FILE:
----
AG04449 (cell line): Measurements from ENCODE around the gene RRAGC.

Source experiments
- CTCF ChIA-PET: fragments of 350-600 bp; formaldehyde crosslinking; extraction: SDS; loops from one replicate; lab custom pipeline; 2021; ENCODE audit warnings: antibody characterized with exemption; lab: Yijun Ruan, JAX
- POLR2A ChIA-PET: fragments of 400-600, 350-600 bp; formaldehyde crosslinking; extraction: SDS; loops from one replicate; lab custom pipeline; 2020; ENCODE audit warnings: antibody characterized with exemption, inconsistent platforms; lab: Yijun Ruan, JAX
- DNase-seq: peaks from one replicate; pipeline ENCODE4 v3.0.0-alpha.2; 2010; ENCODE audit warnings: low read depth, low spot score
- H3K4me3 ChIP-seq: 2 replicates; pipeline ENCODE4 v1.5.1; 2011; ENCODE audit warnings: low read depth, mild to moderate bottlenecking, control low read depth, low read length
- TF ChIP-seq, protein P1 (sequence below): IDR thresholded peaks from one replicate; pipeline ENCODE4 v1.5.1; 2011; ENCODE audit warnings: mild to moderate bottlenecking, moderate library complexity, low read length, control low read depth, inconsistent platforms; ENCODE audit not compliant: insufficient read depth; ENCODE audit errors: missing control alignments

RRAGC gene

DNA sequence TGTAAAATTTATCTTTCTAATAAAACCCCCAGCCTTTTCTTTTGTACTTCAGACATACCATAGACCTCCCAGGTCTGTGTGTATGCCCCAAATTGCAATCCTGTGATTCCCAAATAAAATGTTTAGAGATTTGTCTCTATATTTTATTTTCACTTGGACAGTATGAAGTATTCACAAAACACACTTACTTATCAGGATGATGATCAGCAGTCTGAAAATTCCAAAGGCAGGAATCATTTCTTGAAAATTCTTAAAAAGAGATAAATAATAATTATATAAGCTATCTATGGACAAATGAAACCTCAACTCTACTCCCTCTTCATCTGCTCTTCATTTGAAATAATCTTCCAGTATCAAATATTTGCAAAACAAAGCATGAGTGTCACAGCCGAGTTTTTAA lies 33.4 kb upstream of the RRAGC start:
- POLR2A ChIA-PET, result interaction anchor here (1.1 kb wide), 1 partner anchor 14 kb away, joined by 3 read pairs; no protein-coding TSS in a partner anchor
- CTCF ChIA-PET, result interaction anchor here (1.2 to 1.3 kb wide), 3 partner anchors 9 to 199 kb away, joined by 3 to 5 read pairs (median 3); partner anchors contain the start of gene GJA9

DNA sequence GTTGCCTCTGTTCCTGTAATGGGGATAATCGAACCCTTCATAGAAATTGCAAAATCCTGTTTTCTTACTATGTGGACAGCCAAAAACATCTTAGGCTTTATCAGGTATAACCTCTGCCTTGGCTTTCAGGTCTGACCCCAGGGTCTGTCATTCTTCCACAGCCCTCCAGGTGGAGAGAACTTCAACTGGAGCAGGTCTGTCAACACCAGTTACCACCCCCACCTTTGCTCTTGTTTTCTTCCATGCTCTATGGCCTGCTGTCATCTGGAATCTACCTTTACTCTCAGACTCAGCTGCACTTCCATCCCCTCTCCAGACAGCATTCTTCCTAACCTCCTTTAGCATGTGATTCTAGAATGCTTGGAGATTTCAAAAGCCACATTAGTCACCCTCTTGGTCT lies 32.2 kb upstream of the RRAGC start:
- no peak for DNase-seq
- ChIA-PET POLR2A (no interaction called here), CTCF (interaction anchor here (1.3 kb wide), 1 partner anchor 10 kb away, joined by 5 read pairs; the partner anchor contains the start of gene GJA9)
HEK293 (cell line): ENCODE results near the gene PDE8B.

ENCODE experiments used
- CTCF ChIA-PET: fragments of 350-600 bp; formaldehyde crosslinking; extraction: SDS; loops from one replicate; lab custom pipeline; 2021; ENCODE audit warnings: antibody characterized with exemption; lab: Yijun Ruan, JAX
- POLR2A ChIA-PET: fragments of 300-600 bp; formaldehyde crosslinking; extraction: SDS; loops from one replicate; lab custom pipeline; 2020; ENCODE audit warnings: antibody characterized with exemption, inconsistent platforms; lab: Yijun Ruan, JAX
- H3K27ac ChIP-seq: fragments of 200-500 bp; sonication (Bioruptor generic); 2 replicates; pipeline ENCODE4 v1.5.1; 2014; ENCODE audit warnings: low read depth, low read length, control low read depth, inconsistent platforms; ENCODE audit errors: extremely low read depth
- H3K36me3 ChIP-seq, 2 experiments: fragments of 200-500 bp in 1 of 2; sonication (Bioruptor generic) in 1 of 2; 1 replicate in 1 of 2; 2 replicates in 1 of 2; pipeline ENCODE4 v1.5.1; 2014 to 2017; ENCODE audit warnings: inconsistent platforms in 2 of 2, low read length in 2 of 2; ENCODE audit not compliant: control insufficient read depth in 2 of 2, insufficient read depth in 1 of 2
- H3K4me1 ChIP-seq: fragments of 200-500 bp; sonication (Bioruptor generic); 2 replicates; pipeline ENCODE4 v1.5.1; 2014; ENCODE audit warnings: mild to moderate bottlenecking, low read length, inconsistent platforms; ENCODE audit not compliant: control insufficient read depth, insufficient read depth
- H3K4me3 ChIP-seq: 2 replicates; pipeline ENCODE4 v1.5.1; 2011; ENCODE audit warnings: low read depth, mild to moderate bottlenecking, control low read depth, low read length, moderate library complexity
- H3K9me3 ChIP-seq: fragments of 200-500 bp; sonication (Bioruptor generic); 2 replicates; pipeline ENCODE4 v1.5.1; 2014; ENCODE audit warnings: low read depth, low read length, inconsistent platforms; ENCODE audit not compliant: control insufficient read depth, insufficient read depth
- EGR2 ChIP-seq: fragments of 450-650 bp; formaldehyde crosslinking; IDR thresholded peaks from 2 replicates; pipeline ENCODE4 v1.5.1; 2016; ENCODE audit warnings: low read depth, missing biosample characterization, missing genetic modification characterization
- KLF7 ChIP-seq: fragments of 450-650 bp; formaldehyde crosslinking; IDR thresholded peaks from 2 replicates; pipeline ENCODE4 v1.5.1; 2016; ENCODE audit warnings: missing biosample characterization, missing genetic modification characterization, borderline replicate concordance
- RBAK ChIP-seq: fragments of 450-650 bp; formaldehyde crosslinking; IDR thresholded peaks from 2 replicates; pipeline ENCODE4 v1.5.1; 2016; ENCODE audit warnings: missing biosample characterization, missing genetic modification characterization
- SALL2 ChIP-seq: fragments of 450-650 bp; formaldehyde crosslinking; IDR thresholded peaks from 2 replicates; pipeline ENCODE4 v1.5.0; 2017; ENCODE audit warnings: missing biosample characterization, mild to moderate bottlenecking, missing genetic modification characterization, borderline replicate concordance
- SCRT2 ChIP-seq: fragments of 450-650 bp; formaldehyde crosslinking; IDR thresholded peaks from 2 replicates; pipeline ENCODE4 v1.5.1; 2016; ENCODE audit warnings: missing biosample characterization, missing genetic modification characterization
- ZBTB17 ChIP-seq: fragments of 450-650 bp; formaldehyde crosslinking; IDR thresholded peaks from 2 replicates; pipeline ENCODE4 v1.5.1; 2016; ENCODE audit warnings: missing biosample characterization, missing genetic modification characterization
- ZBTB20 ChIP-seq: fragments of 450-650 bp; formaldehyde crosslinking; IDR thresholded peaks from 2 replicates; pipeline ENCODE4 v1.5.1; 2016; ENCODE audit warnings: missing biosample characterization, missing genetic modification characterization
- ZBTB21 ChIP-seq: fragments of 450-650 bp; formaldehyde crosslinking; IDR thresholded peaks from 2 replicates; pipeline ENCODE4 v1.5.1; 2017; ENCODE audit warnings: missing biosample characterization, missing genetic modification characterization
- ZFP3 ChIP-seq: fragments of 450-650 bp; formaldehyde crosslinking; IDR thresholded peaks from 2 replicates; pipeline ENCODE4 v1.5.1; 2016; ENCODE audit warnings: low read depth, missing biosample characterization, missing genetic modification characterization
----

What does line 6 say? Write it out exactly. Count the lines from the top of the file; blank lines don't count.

- H3K4me3 ChIP-seq: 2 replicates; pipeline ENCODE4 v1.5.1; 2011; ENCODE audit warnings: low read depth, mild to moderate bottlenecking, control low read depth, low read length